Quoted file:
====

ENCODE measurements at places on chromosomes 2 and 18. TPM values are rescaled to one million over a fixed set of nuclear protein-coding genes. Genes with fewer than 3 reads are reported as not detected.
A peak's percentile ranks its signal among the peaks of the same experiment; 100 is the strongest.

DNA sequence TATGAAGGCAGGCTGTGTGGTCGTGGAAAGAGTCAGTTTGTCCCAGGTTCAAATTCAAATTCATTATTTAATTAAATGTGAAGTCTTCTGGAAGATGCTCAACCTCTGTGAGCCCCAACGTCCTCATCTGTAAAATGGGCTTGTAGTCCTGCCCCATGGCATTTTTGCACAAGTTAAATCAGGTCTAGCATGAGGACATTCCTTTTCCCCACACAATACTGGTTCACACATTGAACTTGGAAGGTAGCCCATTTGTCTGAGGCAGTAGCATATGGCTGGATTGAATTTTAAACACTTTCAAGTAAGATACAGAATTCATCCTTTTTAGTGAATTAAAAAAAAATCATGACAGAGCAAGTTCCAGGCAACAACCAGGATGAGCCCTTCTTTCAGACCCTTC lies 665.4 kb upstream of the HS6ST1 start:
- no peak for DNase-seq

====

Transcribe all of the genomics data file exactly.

ENCODE measurements at places on chromosomes 2 and 18. TPM values are rescaled to one million over a fixed set of nuclear protein-coding genes. Genes with fewer than 3 reads are reported as not detected.
A peak's percentile ranks its signal among the peaks of the same experiment; 100 is the strongest.

DNA sequence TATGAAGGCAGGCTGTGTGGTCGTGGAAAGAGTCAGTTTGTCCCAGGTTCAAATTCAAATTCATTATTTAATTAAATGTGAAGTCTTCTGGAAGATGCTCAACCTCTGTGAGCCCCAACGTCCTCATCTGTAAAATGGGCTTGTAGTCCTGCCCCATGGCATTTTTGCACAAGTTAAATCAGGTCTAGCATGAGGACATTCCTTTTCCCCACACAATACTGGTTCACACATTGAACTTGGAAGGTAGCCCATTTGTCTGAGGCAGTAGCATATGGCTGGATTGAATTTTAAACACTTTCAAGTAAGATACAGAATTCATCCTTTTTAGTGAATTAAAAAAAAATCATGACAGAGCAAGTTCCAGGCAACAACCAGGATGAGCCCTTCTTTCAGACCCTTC lies 665.4 kb upstream of the HS6ST1 start:
- no peak for DNase-seq